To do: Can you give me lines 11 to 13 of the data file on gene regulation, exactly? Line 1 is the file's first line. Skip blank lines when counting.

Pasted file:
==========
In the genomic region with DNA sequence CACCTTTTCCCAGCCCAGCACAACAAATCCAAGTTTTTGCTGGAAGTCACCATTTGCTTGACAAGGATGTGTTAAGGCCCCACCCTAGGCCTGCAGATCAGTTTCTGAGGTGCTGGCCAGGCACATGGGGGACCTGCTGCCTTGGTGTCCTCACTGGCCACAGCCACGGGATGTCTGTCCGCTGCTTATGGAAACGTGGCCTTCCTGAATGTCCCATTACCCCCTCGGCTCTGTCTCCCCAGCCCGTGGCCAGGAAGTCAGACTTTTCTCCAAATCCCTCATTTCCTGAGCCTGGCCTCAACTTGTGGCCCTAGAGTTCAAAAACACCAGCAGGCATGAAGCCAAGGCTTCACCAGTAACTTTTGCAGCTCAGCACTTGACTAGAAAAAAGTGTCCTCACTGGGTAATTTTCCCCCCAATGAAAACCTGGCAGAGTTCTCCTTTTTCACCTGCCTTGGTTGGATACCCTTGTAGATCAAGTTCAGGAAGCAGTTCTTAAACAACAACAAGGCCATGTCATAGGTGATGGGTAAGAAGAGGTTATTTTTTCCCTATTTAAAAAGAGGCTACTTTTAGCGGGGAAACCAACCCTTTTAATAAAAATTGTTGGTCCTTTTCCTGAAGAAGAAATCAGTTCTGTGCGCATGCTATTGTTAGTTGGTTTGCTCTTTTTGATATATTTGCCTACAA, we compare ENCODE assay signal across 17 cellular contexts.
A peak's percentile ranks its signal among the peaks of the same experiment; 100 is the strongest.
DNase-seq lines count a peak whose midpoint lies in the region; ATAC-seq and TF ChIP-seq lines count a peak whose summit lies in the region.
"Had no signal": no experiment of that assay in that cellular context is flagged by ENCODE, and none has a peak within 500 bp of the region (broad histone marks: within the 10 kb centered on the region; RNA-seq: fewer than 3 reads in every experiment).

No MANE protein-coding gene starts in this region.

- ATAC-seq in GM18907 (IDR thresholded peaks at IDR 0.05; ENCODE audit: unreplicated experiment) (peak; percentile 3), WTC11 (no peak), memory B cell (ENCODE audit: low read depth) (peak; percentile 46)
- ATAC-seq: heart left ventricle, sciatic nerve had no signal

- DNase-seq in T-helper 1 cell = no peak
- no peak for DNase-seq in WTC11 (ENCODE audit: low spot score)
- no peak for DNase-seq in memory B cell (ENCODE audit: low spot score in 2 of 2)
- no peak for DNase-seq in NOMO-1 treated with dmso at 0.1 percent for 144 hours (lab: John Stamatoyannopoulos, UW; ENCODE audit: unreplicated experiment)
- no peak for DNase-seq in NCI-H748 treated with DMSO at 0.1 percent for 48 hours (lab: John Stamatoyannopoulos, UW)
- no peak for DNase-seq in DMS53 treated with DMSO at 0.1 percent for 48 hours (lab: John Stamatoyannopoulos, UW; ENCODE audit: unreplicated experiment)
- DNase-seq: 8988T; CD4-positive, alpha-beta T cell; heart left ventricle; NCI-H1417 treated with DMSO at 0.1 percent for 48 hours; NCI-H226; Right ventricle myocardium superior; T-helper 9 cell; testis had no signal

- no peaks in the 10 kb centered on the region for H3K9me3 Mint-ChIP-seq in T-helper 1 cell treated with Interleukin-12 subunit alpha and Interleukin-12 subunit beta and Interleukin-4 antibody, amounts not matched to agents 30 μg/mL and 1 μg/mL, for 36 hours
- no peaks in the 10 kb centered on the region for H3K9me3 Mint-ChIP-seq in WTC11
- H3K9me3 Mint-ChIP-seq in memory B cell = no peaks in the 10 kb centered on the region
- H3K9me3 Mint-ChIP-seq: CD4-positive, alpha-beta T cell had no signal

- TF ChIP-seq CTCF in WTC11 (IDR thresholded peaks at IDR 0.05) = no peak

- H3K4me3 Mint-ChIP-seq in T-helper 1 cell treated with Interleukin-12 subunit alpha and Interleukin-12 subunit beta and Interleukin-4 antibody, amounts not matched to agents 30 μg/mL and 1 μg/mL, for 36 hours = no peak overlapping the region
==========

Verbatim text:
- no peak for DNase-seq in NOMO-1 treated with dmso at 0.1 percent for 144 hours (lab: John Stamatoyannopoulos, UW; ENCODE audit: unreplicated experiment)
- no peak for DNase-seq in NCI-H748 treated with DMSO at 0.1 percent for 48 hours (lab: John Stamatoyannopoulos, UW)
- no peak for DNase-seq in DMS53 treated with DMSO at 0.1 percent for 48 hours (lab: John Stamatoyannopoulos, UW; ENCODE audit: unreplicated experiment)